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COMP 417 – Jan 12 th , 2006

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  1. COMP 417 – Jan 12th, 2006 Guest Lecturer: David Meger Topic: Camera Networks for Robot Localization

  2. Introduction • Who am I? • Overview, Camera Networks for Robot Localization • What • Where • Why • How (technical stuff)

  3. Introduction - Hardware

  4. Intro - What • Previously: Localization is a key task for a robot. It’s typically achieved using the robot’s sensors and a map. • Can “the environment” help with this?

  5. Typical Robot Localization

  6. Sensor Networks

  7. Sensor Networks

  8. Intro - Where • In cases where there is sensing already in the environment, we can invert the direction of sensing. • Where is this true? • Buildings with security systems • Public transportation areas (metro) • More and more large cities (scary but true)

  9. Intro – Why • Advantages: • In many cases sensors already exist • Many robots operating in the same place, can all share the same sensors • Computation can be done at a powerful central computer, saves robot computation • Interesting research problem

  10. Intro – How • As the robot appears in images, we can use 3-D vision techniques to determine its position relative to the cameras • What do we need to know about the cameras to make this work? • Can we assume we know where the cameras are? • Can we assume we know the camera properties?

  11. Problem Can we use images from arbitrary cameras placed in unknown positions in the environment to help a robot navigate?

  12. Proposed Method • Detect the robot • Measure the relative positions • Place the camera in the map • Move robot to the next camera • Repeat

  13. Detection – An algorithm to detect these robots?

  14. Detection (cont’d) • Computer Vision techniques attempt detection of (moving) objects • Background subtraction or image differencing • Image templates • Color matching • Feature matching • A robust algorithm for arbitrary robots is likely beyond current methods

  15. Detection – Our Method

  16. ARTag Markers

  17. Proposed Method • Detect the robot • Measure the relative positions • Place the camera in the map • Move robot to the next camera • Repeat

  18. Position Measurement • Question: Can we determine the 3-D position of an object relative to the camera from examining 2-D images? • Hint: start from the introduction to Computer Vision from last time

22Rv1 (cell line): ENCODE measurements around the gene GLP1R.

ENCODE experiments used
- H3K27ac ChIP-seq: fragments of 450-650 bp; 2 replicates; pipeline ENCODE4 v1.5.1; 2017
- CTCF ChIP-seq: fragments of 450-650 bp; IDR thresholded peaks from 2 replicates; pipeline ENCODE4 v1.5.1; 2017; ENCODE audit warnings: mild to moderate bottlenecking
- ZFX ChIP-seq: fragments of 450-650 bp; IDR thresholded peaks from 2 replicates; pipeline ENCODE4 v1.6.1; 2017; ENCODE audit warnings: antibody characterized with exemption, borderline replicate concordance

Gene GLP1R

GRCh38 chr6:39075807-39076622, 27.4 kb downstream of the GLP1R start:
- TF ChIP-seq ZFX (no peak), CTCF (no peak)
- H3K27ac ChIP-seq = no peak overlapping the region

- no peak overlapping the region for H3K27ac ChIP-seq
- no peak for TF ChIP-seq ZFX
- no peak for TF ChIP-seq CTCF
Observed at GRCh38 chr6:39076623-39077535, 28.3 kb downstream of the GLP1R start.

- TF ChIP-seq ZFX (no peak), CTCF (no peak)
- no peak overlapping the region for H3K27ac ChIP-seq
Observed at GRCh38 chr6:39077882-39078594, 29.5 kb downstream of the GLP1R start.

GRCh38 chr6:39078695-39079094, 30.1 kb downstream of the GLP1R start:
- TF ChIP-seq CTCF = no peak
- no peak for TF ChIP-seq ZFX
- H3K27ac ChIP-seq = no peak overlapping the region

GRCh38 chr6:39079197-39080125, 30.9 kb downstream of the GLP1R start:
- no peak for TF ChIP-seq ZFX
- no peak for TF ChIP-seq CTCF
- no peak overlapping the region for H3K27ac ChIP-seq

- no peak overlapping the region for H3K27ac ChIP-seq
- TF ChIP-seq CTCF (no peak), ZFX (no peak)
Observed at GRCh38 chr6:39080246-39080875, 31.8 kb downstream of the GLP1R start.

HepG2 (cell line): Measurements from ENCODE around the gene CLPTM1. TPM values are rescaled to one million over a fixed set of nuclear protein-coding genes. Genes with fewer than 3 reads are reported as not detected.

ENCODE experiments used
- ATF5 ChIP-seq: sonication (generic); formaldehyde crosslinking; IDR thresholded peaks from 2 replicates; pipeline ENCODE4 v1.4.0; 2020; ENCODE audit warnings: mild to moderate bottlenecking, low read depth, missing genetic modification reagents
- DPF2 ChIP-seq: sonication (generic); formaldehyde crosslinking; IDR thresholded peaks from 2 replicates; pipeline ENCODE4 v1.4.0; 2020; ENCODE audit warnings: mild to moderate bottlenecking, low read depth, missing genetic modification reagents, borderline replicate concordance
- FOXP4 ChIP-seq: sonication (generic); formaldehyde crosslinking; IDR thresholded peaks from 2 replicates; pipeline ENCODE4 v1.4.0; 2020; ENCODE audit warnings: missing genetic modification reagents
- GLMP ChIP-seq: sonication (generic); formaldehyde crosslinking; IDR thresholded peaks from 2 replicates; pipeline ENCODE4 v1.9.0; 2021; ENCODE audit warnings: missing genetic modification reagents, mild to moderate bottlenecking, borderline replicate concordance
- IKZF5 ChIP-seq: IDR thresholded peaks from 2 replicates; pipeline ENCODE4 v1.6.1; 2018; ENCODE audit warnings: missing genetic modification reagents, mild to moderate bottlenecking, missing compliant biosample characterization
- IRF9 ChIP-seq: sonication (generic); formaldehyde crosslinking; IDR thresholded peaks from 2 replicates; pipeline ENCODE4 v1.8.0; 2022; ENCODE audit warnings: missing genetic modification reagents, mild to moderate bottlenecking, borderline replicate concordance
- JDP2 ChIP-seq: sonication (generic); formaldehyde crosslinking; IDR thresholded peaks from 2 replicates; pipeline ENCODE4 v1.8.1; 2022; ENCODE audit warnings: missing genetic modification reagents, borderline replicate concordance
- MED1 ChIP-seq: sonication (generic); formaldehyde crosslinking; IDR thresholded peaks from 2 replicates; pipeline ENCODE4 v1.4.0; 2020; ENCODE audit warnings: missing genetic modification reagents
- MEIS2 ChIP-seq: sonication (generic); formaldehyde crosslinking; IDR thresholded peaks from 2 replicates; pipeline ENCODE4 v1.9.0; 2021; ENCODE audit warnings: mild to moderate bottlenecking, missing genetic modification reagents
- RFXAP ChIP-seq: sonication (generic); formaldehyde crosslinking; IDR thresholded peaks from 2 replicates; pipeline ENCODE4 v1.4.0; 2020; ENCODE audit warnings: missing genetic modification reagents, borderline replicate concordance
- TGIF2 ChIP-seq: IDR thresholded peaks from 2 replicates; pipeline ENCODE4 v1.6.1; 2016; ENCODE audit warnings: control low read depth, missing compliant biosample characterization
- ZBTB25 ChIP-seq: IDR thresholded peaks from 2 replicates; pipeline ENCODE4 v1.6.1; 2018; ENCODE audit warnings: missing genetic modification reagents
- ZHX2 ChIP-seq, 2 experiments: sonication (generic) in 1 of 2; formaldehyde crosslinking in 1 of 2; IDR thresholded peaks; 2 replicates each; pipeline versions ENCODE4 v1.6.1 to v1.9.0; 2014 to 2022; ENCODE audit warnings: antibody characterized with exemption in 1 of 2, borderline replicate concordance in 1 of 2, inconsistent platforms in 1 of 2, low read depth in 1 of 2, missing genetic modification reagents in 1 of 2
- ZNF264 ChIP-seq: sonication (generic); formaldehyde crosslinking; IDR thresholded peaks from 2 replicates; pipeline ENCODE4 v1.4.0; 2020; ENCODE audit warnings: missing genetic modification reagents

19. Pinhole Camera Model

  20. Camera Calibration • An image depends on BOTH scene geometry and camera properties • For example, zooming in and out and moving the object closer and farther have essentially the same effect • Calibration means determining relevant camera properties (e.g. focal length f)

  21. Projective Calibration Equations

  22. Coordinate Transformation

  23. Calibration Equations • Matrix AT is a 3x4 and fully describes the geometry of image formation • Given known object points M, and image points m, it is possible to solve for both A and T • How many points are needed?

  24. Calibration Targets

  25. 3-Plane ARTag Target

  26. Position Measurement Conclusion • With enough image points whose 3-D location are known, measurement of coordinate transformation T is possible • The process is more complicated than traditional sensing, but luckily, we only need to do it once per camera

  27. Proposed Method • Detect the robot • Measure the relative positions • Place the camera in the map • Move robot to the next camera • Repeat

  28. Mapping Camera Locations • Given the robot’s position, a measurement of the relative position of the camera allows us to place it in our map • Question: What affects the accuracy of this type of relative measurement?

  29. Proposed Method • Detect the robot • Measure the relative positions • Place the camera in the map • Move robot to the next camera • Repeat